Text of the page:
La Bufadora

On the rocky coastline near Ensenada, BC, is a curious natural phenomenon known as, “La Bufadora,” the Blowhole. La Bufadora is a marine geyser. The spout of sea water is the result of air that is trapped in a sea cave. The air is forced into the cave by wave action. It blows up out of the hole with a spray of water when the waves pull back.

Not far from La Bufadora — which draws a number of tourists, even in winter — is a small market and beyond that is the requisite beach bar. On a chilly March night, Señor Marquez, a grape farmer and vintner, and his farm hand, Jose, were lifting cervezas after a long day clearing winter’s debris from the vines. Jose was Señor Marquez former brother-in-law and oldest friend. They’d grown up together, and when the shame of divorce invaded the Marquez home because Jose’s sister was and remained an incorrigible slut Jose appeared at his friend’s front door, shame-faced, hat in hand, “I’m sorry for my sister.”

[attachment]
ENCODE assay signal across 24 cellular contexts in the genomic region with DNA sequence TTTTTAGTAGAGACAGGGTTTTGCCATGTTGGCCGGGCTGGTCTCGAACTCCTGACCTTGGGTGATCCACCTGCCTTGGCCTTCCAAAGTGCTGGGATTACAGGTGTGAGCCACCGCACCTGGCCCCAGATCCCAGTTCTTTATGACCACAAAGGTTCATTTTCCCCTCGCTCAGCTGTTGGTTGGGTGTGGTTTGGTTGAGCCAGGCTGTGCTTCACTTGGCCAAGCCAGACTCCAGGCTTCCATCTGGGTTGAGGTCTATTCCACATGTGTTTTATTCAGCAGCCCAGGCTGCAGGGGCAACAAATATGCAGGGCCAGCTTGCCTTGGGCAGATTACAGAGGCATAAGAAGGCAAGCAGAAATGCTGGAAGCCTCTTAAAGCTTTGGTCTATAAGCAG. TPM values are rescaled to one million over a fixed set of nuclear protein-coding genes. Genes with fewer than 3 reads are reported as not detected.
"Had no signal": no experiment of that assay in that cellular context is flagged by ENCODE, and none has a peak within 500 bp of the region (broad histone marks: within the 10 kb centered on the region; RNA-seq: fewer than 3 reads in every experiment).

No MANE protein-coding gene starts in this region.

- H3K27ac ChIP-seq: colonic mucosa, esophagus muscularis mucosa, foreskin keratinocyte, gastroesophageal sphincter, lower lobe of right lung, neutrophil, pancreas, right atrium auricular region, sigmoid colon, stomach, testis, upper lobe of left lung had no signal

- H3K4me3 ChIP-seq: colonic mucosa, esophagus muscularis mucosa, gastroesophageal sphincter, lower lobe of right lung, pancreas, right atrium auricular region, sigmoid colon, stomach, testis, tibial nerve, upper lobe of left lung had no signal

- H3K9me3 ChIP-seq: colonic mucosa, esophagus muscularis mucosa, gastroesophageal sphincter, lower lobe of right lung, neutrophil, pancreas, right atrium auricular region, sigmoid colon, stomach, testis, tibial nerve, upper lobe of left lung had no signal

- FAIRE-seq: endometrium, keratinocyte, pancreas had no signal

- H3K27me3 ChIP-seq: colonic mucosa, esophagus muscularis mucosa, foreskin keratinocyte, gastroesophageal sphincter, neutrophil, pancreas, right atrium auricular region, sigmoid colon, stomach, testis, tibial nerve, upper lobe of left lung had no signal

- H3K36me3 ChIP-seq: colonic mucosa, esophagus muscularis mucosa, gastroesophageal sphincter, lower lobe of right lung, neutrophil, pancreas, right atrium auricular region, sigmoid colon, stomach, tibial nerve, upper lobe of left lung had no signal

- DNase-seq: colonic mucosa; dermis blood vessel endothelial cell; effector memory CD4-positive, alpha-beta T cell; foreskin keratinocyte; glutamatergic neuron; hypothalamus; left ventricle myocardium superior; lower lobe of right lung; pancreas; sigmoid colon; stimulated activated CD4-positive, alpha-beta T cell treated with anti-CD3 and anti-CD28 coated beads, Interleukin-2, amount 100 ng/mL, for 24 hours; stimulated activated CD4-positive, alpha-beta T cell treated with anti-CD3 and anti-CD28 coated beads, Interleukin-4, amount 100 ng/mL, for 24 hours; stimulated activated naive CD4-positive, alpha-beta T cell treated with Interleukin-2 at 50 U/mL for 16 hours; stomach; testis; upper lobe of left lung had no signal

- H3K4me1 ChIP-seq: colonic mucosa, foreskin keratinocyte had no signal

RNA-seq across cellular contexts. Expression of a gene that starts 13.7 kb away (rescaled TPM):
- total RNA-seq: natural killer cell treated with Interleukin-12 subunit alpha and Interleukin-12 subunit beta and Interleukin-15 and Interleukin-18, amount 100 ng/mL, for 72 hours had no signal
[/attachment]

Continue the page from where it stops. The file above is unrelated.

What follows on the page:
“You have no reason to apologize to me. We have always known about Erlinda. Do you want a job? You can move in.”

So Erlinda had moved out, Jose moved in, and life continued smoothly from then on and no one ever guessed the secret of the two men.

The party lights around the bar flickered and moved in the wind. “Los turistas estan commenzando venir.” Jose gestured with his head to the door of the bar where a woman in her forties came in with a dark haired, dark haired boy in his late teens or early twenties.


“Not sure. La mujer? Si, but el joven, no se.”